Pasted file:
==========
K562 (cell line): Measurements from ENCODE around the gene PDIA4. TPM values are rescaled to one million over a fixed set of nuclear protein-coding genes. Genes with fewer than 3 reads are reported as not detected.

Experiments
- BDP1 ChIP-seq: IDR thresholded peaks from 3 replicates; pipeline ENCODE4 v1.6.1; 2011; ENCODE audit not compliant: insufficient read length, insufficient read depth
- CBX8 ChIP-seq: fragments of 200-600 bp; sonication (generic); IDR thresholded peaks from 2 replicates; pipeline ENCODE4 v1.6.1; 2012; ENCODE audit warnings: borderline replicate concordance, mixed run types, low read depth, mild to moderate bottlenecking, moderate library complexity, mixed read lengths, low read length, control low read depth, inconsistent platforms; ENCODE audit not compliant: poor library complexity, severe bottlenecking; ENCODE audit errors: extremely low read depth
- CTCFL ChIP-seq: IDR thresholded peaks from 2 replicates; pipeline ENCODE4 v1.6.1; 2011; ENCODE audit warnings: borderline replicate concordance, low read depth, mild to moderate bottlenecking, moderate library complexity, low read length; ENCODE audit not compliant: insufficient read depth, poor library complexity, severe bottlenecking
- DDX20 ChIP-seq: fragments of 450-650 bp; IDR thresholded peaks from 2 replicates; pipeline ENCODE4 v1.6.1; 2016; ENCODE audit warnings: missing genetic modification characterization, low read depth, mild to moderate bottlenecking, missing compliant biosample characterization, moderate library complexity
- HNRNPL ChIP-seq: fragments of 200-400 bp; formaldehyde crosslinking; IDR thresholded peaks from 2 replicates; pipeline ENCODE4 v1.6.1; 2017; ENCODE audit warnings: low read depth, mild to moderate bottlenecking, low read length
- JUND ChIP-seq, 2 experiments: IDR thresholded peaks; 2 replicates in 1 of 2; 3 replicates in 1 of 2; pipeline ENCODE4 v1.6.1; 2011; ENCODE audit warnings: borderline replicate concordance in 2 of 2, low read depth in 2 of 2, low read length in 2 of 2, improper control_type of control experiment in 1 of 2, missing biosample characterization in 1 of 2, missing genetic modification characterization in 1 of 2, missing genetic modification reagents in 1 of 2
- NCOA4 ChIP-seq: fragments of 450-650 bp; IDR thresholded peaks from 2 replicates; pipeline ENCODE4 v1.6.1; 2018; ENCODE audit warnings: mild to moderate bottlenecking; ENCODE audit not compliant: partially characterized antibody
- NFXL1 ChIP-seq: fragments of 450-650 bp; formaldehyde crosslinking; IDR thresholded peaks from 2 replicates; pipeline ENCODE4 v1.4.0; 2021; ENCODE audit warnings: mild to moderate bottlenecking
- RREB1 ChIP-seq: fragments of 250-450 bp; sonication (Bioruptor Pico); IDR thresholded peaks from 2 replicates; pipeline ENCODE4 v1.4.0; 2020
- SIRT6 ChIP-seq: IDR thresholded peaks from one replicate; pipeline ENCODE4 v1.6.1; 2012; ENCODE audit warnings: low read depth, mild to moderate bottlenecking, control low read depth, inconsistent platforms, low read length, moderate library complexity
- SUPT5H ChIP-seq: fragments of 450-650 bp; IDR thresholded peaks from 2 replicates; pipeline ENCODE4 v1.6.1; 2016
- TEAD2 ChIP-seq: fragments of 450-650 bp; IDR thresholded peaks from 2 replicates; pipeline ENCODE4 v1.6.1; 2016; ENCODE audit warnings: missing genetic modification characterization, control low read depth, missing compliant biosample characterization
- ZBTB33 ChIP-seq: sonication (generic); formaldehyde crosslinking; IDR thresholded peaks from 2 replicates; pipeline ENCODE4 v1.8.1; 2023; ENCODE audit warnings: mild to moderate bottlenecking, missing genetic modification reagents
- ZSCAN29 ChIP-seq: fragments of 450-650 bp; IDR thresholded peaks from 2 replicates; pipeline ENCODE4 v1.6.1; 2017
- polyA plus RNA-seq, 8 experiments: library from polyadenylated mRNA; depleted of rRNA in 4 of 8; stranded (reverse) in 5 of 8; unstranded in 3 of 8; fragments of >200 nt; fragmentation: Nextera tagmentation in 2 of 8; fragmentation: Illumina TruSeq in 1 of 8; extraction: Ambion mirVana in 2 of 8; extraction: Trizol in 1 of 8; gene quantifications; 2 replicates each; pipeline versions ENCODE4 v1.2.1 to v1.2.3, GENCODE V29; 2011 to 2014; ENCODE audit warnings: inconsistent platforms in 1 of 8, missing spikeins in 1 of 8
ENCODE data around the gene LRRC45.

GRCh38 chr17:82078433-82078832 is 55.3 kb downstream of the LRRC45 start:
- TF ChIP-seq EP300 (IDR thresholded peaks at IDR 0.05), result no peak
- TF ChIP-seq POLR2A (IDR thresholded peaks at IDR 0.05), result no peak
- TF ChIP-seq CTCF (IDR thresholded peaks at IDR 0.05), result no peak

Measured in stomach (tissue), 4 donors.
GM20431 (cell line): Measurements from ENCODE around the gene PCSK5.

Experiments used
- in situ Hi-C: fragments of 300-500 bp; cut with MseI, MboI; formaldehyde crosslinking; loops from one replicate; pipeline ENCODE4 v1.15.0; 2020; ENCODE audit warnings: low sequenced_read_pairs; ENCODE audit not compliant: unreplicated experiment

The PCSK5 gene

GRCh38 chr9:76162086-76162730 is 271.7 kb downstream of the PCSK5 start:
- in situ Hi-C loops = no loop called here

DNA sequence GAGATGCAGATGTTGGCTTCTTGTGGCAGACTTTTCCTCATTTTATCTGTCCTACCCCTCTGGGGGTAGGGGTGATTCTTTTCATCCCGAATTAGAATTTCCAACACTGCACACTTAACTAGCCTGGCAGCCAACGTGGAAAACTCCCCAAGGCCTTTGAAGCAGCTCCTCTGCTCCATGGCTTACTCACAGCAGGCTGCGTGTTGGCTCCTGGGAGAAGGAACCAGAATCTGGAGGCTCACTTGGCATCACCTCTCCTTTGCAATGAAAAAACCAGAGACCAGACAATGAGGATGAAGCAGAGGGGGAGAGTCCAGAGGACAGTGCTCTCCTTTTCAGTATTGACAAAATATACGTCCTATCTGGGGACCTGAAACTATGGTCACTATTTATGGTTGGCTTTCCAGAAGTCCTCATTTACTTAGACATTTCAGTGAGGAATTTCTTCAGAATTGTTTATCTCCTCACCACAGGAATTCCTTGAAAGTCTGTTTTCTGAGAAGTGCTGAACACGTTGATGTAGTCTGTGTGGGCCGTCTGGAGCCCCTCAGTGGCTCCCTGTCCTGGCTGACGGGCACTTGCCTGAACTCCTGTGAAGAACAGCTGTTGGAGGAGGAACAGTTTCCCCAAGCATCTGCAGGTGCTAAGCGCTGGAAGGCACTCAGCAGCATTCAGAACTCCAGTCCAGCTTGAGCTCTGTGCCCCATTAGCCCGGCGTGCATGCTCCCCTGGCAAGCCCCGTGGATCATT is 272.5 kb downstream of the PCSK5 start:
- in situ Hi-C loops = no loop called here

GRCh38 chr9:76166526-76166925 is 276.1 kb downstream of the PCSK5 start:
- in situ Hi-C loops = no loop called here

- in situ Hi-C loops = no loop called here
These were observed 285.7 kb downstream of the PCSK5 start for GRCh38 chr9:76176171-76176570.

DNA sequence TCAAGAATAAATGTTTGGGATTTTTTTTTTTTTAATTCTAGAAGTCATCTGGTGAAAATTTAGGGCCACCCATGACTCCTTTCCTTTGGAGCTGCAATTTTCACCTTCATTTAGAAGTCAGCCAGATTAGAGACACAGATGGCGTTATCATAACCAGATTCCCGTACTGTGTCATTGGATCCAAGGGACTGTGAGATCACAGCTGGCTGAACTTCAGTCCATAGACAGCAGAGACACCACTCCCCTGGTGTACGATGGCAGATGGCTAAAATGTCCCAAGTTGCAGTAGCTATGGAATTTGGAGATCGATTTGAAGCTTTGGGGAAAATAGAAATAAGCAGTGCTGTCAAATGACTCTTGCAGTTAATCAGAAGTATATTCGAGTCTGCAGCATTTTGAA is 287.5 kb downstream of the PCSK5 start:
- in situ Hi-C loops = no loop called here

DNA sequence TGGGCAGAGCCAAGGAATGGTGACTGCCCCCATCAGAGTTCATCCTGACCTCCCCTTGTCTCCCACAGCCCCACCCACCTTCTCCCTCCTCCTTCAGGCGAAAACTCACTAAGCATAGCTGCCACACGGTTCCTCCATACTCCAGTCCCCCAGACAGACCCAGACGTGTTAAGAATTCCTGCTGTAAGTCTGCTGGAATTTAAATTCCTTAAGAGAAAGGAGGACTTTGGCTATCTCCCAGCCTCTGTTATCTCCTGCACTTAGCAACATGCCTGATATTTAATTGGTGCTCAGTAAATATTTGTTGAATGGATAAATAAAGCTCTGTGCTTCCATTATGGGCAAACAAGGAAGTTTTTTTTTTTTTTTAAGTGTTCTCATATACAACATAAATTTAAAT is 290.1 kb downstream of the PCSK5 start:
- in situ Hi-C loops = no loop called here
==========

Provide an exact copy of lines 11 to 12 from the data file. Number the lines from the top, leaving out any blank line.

- RREB1 ChIP-seq: fragments of 250-450 bp; sonication (Bioruptor Pico); IDR thresholded peaks from 2 replicates; pipeline ENCODE4 v1.4.0; 2020
- SIRT6 ChIP-seq: IDR thresholded peaks from one replicate; pipeline ENCODE4 v1.6.1; 2012; ENCODE audit warnings: low read depth, mild to moderate bottlenecking, control low read depth, inconsistent platforms, low read length, moderate library complexity